Union County considering litigation over TTF shutdown

UNION COUNTY, NJ — Union County has served a Notice of Claim against the New Jersey Department of Transportation due to the continued shutdown of several road and bridge projects resulting from Gov. Chris Christie’s Executive Order No. 210.

New Jersey Governor Chris Christie ordered the shutdown on June 30, after the state announced months earlier that the Transportation Trust Fund would run out of cash by the summer. On July 6, New Jersey Department of Transportation acting Commissioner Richard Hammer issued a companion Shutdown Order, requiring all contractors to secure projects and cease active work on projects funded by the TTFA.

July 1 was the start of the 2017 fiscal year — the date when all revenue from the state gas tax was used to pay off the state’s debt, thus leaving no cash for new construction projects. The fund is now at its borrowing limit.

Issued on July 8, Executive Order 210 halted work on projects funded by the Transportation Trust Fund Authority throughout the state.

Union County Freeholder Chairman Bruce Bergen said in a statement that the county made the move in the best interest of the county’s residents. “Union County has taken this initial step in order to try to protect our residents and businesses from the disruptive consequences of Executive Order No. 210,” he said. “Again, I urge Gov. Christie to work with the Legislature to provide sufficient funding for the Transportation Trust Fund, and bring this period of delay and uncertainty to a swift closure.”

Executive Order 210 has halted work on three county bridge reconstruction projects and two rounds of annual road resurfacing projects.

The Notice of Claim, issued by the Union County Board of Chosen Freeholders and sent to the attorney general, the Department of Treasury and the Department of Transportation, listed in its notice several of the specific projects that have been shut down due to Christie’s executive order. Some of the projects include the Madison Hill Bridge in Clark, the Mountain Avenue Bridge in Springfield, Gordon Street Bridge in Roselle and several resurfacing projects.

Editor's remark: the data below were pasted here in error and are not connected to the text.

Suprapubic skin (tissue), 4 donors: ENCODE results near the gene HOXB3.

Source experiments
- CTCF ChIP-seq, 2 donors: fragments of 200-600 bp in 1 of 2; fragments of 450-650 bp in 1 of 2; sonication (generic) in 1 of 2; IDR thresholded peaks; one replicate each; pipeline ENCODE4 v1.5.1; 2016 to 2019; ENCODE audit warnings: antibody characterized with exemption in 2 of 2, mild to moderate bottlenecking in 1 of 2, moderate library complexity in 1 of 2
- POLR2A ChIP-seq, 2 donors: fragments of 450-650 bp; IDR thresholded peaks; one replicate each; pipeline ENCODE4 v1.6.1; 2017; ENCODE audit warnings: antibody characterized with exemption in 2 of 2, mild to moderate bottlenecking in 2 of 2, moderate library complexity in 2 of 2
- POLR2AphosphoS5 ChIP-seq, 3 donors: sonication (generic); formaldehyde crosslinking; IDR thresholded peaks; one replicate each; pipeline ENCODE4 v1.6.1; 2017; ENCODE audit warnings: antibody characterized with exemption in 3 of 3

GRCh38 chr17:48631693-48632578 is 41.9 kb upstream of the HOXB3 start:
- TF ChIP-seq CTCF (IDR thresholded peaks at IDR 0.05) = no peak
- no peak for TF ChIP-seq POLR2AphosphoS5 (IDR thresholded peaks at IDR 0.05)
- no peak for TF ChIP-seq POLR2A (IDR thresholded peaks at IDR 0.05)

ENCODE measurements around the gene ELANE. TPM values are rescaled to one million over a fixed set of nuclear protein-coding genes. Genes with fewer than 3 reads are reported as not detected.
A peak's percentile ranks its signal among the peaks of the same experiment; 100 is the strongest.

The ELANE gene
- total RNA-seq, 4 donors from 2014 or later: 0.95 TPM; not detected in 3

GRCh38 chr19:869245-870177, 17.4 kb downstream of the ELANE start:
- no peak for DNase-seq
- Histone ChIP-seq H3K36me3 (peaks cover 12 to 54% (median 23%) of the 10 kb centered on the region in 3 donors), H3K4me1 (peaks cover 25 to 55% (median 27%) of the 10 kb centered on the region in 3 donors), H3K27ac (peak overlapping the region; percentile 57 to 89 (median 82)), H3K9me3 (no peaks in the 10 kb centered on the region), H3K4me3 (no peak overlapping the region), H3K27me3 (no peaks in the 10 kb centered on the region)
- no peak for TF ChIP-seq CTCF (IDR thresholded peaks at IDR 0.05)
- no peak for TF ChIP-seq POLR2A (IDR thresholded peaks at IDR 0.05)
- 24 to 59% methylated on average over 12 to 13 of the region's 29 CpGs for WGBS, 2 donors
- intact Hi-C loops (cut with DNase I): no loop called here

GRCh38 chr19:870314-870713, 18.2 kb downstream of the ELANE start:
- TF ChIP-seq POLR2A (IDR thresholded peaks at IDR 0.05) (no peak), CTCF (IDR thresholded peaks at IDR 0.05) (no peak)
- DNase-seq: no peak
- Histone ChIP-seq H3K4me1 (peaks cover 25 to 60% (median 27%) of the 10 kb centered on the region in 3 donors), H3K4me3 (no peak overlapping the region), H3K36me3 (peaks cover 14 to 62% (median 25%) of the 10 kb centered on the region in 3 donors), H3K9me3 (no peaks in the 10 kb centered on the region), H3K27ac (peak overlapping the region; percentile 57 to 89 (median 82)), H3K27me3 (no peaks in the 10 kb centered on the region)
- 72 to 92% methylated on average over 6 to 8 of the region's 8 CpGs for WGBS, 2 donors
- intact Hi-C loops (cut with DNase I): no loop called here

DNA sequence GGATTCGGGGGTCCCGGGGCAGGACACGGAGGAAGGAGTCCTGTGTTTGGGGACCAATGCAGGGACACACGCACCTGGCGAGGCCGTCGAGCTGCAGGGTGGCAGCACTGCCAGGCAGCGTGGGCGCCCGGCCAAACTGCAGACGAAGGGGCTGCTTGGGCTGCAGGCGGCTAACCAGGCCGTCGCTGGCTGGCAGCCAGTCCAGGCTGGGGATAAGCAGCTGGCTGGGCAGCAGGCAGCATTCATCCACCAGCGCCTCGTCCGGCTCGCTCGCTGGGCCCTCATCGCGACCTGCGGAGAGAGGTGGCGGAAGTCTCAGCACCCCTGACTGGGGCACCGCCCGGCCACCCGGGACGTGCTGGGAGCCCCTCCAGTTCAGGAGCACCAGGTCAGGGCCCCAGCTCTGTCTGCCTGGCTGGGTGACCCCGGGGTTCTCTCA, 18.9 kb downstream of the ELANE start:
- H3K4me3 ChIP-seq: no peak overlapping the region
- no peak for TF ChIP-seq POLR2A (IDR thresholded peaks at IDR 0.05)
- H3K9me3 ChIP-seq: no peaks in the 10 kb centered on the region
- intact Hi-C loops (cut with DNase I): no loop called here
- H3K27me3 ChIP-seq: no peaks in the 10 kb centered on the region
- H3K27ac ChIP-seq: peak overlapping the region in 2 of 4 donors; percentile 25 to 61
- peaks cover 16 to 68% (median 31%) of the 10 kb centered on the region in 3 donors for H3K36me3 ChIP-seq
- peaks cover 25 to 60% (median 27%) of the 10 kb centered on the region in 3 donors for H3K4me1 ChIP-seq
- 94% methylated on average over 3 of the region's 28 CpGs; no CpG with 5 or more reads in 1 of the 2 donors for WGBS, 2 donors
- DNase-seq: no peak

Moshood Muftau and Robert Barry, attorneys for the county, wrote a letter last week to the NJDOT stating its intentions. “It is our belief that the state breached its contract with the county of Union to provide the allocated funding for the enumerated projects,” stated the letter. “The state’s action is expected to cause demobilization and reassembly costs — as yet undetermined — and will result in unnecessary and unforeseeable delays in the completion of the projects in the county of Union.”

Back in July, the New Jersey Association of Counties urged state leaders to restore the TTF. In a statement released by the NJAC, Executive Director John Donnadio said in a statement that he was calling on state leaders to reach a fair and equitable compromise on reauthorizing the “insolvent” TTF, as county governments across the state prepared to shut down and delay more than $90 million in critical road and bridge projects. “The unprecedented shutdown of all work funded by the TTF is forcing county officials to cease operations at ongoing projects and delay new shovel-ready ones that will cost valuable taxpayer dollars as contractors will undoubtedly seek costly delay claims and remobilization costs for lost time on the job,” said Donnadio.

County and municipal roads and bridges carry more than 55 percent of the state’s overall traffic, and depend on approximately $190 million each year in local aid allocations from the TTF to mitigate the reliance on the collection of property taxes.

Counties alone have an annual need of approximately $565 million to operate and maintain an estimated 6,775 centerline miles of roads and more than 7,140 bridges. Counties must also make vital capital improvements of approximately $2.85 million to repair, replace and rehabilitate functionally obsolete and structurally deficient bridges and culverts.

Donnadio said that it is imperative that the state restore local aid allocations immediately. “State leaders must act now to reach a compromise on a stable, dependable and long-term source of dedicated funding for the TTF, and to restore local aid allocations as county and municipal governments continue to struggle with delivering essential services in a cost-effective manner,” he said.